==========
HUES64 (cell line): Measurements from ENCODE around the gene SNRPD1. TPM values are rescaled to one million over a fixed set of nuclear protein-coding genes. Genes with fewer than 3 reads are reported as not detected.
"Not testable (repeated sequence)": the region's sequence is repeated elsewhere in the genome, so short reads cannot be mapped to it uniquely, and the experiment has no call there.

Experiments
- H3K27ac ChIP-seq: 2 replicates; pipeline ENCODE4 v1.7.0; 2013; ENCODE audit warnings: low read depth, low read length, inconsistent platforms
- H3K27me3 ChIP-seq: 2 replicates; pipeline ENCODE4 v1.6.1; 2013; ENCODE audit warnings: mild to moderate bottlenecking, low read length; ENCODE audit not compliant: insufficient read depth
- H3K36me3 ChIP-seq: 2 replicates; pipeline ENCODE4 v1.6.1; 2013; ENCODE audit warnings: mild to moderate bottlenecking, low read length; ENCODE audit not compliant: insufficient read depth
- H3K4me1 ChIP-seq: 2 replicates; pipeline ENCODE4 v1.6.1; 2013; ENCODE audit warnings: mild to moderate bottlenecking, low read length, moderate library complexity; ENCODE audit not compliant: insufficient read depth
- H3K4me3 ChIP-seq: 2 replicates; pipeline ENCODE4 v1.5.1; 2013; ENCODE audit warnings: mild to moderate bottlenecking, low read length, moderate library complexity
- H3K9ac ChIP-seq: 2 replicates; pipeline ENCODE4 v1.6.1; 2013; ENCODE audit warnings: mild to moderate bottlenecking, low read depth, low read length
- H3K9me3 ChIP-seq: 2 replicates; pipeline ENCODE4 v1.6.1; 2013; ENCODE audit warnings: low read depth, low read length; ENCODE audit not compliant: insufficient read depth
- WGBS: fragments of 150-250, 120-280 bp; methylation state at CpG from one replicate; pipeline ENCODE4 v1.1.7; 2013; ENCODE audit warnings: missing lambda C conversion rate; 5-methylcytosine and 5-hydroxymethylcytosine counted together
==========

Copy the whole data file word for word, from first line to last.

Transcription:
HUES64 (cell line): Measurements from ENCODE around the gene SNRPD1. TPM values are rescaled to one million over a fixed set of nuclear protein-coding genes. Genes with fewer than 3 reads are reported as not detected.
"Not testable (repeated sequence)": the region's sequence is repeated elsewhere in the genome, so short reads cannot be mapped to it uniquely, and the experiment has no call there.

Experiments
- H3K27ac ChIP-seq: 2 replicates; pipeline ENCODE4 v1.7.0; 2013; ENCODE audit warnings: low read depth, low read length, inconsistent platforms
- H3K27me3 ChIP-seq: 2 replicates; pipeline ENCODE4 v1.6.1; 2013; ENCODE audit warnings: mild to moderate bottlenecking, low read length; ENCODE audit not compliant: insufficient read depth
- H3K36me3 ChIP-seq: 2 replicates; pipeline ENCODE4 v1.6.1; 2013; ENCODE audit warnings: mild to moderate bottlenecking, low read length; ENCODE audit not compliant: insufficient read depth
- H3K4me1 ChIP-seq: 2 replicates; pipeline ENCODE4 v1.6.1; 2013; ENCODE audit warnings: mild to moderate bottlenecking, low read length, moderate library complexity; ENCODE audit not compliant: insufficient read depth
- H3K4me3 ChIP-seq: 2 replicates; pipeline ENCODE4 v1.5.1; 2013; ENCODE audit warnings: mild to moderate bottlenecking, low read length, moderate library complexity
- H3K9ac ChIP-seq: 2 replicates; pipeline ENCODE4 v1.6.1; 2013; ENCODE audit warnings: mild to moderate bottlenecking, low read depth, low read length
- H3K9me3 ChIP-seq: 2 replicates; pipeline ENCODE4 v1.6.1; 2013; ENCODE audit warnings: low read depth, low read length; ENCODE audit not compliant: insufficient read depth
- WGBS: fragments of 150-250, 120-280 bp; methylation state at CpG from one replicate; pipeline ENCODE4 v1.1.7; 2013; ENCODE audit warnings: missing lambda C conversion rate; 5-methylcytosine and 5-hydroxymethylcytosine counted together